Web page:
Humboldt County is the ideal location for drug policy reform; the problem is that there are too many solutions and a rapidly approaching deadline. The legalization of recreational cannabis use in California is like a train speeding down the tracks to a bridge that hasn’t been built. The bridge could take many forms but the architect’s creativity may be limited to what has been done before–instead of what could be done better. In 2016 California voters will have the unique opportunity to do something better and turn a black market green, both economically and environmentally.
California Cannabis Voice Humboldt (CCVH) is working to pass an ecologically sustainable land use ordinance for Humboldt County that would provide a path to legitimacy for Humboldt County Cannabis Farmers. The work of CCVH and that of other local interest groups seeks to preserve the expert horticulture and grassroots organic living of a region known as the “Emerald Triangle” by both cannabis connoisseurs and the Office of the National Drug Control Policy. Humboldt has a multitude of constituencies (including law enforcement, entrepreneurs, cannabis users, generational growers and local citizens not involved in the industry) who do not want twenty-five percent of the local economy to crash. The one thing all parties can agree on is that cannabis legalization in California will have a disproportionate impact on Humboldt County, a position supported by Jennifer Budwig’s landmark 2011 University of Washington study.
Humboldt County relies on the illegal marijuana industry for 25% of its economy. This does not mean that everyone in the region is involved in illegal activities, but everyone who is involved in the illegal industry participates in other legal industries like grocery shopping, eating out, buying fertilizer, tools, property, and using gas. Budwig estimates that the public services like fire, police and schools are entirely supported by the “round trip dollar” economic boost produced by the legal activities of people involved in the marijuana industry.
This type of heavy reliance on a cash crop is not new for rural America, but encouraging “bottom up” planning is. In January, 2011, then-newly-elected Colorado Governor John Hickenlooper initiated one of the most aggressive “bottom up” economic development planning strategies ever devised in the United States. The strategy was outlined in his Executive Order, which provided that:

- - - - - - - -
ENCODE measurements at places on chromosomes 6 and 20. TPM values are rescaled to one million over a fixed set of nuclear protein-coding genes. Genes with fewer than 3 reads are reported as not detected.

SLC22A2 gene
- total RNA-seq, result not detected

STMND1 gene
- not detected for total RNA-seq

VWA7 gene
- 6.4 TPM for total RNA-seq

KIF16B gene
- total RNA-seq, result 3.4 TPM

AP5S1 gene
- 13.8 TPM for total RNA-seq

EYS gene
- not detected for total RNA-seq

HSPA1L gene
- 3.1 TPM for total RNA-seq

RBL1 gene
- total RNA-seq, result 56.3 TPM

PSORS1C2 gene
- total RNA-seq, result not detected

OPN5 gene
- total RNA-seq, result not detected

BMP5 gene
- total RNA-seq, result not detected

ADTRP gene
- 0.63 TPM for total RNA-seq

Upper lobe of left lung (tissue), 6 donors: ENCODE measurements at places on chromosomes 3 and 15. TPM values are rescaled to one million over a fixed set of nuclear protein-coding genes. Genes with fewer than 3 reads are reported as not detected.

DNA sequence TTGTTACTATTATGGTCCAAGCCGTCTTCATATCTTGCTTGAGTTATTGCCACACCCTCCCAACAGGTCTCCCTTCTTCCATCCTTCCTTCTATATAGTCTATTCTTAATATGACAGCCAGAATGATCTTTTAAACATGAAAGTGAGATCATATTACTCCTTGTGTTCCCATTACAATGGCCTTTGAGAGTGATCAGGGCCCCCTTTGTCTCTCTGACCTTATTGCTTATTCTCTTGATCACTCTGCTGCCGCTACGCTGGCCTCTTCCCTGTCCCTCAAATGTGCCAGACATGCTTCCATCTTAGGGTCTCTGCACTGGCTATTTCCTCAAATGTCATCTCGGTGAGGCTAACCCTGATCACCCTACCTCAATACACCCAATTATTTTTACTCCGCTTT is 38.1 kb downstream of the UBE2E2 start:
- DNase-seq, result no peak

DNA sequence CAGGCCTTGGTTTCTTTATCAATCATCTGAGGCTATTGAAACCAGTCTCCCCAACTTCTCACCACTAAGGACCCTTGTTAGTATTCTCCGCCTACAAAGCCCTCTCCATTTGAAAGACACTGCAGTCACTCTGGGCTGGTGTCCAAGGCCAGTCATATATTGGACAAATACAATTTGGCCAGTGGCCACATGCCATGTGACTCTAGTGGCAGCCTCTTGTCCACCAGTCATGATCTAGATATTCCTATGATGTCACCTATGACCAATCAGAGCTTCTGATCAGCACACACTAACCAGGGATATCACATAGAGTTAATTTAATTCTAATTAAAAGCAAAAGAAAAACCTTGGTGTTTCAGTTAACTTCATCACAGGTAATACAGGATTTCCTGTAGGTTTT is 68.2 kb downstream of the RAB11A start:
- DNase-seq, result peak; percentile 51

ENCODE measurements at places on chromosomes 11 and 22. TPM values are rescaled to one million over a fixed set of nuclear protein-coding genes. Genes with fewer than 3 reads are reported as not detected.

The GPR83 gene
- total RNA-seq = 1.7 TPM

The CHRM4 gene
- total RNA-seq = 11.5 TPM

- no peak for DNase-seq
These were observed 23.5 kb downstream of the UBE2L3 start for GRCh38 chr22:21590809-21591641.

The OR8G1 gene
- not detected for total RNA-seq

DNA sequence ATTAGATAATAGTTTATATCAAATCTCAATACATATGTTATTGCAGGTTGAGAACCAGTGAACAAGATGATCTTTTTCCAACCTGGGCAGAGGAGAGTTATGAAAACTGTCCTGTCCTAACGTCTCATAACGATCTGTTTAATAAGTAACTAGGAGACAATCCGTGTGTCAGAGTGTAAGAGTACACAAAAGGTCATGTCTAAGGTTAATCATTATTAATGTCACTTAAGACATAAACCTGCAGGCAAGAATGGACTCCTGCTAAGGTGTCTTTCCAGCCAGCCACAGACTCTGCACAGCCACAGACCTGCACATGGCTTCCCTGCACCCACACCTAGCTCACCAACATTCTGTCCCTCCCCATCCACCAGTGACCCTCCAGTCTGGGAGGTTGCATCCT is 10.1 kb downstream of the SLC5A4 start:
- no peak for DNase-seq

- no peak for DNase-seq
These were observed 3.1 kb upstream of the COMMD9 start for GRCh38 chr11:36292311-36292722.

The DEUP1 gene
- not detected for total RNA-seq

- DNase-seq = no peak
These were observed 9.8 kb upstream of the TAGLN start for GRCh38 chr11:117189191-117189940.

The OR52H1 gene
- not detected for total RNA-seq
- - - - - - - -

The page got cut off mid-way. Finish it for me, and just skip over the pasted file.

“In order to grow Colorado’s economy, it is vital to engage Coloradans across the state in developing a comprehensive and collaborative approach to economic development. This new approach is designed to identify the needs, priorities, vision, strengths, and weaknesses of each of the state’s counties, and incorporate them into 64 economic development plans, tailored to each county. These plans will roll up into fourteen regional plans that will comprise a comprehensive, statewide economic development plan.”
Two years later when recreational marijuana was legalized in Colorado, each county/city regulated its respective cannabis market, and the cannabis industry created thousands of jobs. It is important to take pause to imagine the future of Humboldt, on the brink of the biggest economic shift of its primary cash crop and the potential gains of the California economy, in deciding how best regulate recreational use. In theory, California could create 58 tailored plans based on the needs, priorities, vision, strengths, and weaknesses of each of the counties.
Humboldt CCVH is advocating protecting small marijuana growers in order to preserve the little guy. At a recent county board of supervisors meeting CCVH packed the house with standing applause when Mr. Bruner encouraged the board to “help the small farmer to understand he doesn’t have anything to be ashamed of. She doesn’t have anything she shouldn’t be proud of.” In support of the proposed ordinance, Bruner, the business manager at the Wonderland Nursery in Garberville, said that the ordinance and eventual legalization of recreational marijuana could work financial wonders on the county’s economy and tourism industry while preserving its small farms and local businesses. Bruner cautioned that past legalization in other states have appealed to larger corporate farms and environmentally unsustainable growing practices, and that a continuation of past practices would limit the ability for a county like Humboldt to reap the rewards of what has become its trademark crop.
This is the situation now with medical marijuana, failed retailers and growers have returned to the illegal market because of the legal complications that came from the lack of clear regulatory boundaries or guidelines in the Compassionate Use Act. CCVH and other advocacy groups want to improve upon medical marijuana regulation and get ahead of recreational cannabis regulatory issues to preserve their way of life, encourage legal activity and help struggling local economies.
In 2016 California voters have a unique opportunity to help Humboldt County turn its black market green. In order to do that we need comprehensive policy reform based on the wealth of knowledge and experience of those living behind the Redwood Curtain. The next blog will take a deeper look into the proposed legislation by CCVH and other proposed solutions from the ground up.
Keri Gross for Drug Law and Policy – Follow us on Twitter @DrugLawPolicy